displaying a first portion of the image, the first portion corresponding to a first position of the display unit relative to the fixed reference frame;
moving the display unit to a second position relative to the fixed reference frame; and
displaying a second portion of the image, the second portion corresponding to the second position of the display unit relative to the fixed reference frame.
20. The method of claim 18, wherein the image includes one or more features disposed on a first side of an opaque material, and wherein the display unit is disposed on a second side of the opaque material and moved with respect to a surface of the second side of the opaque material.
Description
    CROSS-REFERENCE TO RELATED APPLICATION
  • [0001]
    The present application claims the benefit, under 35 U.S.C. 119(e), of U.S. provisional application Ser. No. 60/866,444, filed Nov. 20, 2006, and entitled “Methods and Systems for a Tracking Display,” which application is hereby incorporated herein by reference.
  • FIELD OF THE INVENTION
  • [0002]
    The inventive subject matter disclosed herein generally relates to image display devices, and, more particularly, to methods and apparatus for adjusting the position and/or orientation of images displayed on a display device that moves (e.g., is translated and/or rotated) with respect to a reference frame.
  • BACKGROUND
  • [0003]
    Numerous image display devices exist, such as, for example, CRT monitors, LCD panels, plasma screens, and fabrics or other materials with incorporated LEDs. Increasingly, various display devices are lightweight and capable of being used in situations where the display devices are actively moved while displaying images. For example, various entertainment venues use LED backdrops which are large pieces of fabric including a grid of LED nodes interconnected by thin wires. The backdrops provide an efficient manner of displaying large images, and advantageously, can be easily moved in many circumstances.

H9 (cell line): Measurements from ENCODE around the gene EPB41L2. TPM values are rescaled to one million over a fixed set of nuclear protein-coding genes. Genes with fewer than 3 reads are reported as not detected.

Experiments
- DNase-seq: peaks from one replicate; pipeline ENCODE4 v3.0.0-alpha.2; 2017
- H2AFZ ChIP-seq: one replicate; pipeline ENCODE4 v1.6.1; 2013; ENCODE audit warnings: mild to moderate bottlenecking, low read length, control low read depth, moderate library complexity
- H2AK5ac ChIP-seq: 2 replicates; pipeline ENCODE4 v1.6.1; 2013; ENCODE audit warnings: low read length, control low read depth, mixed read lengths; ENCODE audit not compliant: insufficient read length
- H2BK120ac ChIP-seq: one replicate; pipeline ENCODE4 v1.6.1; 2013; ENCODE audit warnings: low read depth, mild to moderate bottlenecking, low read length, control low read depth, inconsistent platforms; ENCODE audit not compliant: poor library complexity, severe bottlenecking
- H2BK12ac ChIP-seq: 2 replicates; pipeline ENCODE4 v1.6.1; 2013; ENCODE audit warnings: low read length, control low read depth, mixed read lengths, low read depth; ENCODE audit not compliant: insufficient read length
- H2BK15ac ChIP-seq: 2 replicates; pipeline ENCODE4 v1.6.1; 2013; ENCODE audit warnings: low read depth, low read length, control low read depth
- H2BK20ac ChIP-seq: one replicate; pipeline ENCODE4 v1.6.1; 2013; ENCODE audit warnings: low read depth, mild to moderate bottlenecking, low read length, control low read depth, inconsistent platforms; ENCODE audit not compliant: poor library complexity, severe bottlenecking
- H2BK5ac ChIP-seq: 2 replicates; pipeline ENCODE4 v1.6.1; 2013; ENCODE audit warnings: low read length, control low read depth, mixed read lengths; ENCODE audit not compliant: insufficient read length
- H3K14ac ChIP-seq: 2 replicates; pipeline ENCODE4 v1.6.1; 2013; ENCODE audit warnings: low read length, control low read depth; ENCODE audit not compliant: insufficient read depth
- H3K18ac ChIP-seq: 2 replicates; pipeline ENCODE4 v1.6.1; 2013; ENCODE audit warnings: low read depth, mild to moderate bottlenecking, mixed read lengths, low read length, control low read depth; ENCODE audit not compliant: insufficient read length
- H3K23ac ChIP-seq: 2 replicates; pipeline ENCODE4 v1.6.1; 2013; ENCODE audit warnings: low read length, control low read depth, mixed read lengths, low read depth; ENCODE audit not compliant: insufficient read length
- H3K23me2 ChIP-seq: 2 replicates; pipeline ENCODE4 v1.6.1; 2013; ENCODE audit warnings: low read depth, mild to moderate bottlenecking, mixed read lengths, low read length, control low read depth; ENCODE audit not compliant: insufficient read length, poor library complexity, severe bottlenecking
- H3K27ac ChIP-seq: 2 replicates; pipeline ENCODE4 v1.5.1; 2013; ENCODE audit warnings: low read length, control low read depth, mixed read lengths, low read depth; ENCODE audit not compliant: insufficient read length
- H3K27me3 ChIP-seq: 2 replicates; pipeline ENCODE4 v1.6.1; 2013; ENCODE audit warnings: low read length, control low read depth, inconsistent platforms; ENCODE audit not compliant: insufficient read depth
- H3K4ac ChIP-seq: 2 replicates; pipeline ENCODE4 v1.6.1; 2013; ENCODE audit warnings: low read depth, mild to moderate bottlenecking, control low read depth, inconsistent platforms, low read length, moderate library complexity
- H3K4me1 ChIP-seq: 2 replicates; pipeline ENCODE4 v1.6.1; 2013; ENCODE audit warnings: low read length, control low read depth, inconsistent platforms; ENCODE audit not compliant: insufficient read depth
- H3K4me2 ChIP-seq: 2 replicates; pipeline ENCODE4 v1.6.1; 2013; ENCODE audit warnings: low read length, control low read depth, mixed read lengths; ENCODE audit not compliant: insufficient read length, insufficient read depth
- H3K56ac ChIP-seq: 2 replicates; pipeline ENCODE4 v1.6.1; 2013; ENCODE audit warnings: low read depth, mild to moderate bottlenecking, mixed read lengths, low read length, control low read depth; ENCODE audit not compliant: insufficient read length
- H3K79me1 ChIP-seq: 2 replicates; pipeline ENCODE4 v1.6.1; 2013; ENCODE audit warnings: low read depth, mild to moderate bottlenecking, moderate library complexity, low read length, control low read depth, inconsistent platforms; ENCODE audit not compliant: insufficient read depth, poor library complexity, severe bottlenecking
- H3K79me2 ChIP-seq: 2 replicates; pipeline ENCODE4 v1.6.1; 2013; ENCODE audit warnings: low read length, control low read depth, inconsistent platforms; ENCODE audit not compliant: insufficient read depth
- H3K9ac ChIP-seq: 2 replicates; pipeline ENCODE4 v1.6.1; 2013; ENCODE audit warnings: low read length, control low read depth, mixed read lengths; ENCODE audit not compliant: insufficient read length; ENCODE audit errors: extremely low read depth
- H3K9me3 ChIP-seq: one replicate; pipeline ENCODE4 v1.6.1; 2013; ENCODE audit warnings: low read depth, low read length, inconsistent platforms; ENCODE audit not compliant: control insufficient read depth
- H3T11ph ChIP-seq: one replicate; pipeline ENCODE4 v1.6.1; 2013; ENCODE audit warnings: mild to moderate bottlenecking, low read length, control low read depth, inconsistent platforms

• SUMMARY
  • [0004]
    One embodiment of the present invention is directed to a method of displaying an image on a display unit. In this method, the image is (i) in a first image position relative to a reference frame that is external to the display unit and (ii) in a first image orientation relative to the reference frame. Also, the display unit is in a first display unit position and a first display unit orientation relative to the reference frame. The method further includes moving the display unit to a second display unit position and/or a second display unit orientation relative to the reference frame. Further, as part of this method, the second display unit position and/or the second display unit orientation is determined and then, based on the second display unit position and/or orientation, a target position and/or a target orientation for at least a portion of the image relative to the display unit is calculated such that in the target position and/or the target orientation, the at least a portion of the image remains substantially in the first image position and/or the first image orientation relative to the reference frame. The method further includes displaying the at least a portion of the image on the display unit in the target position and/or the target orientation.
  • [0005]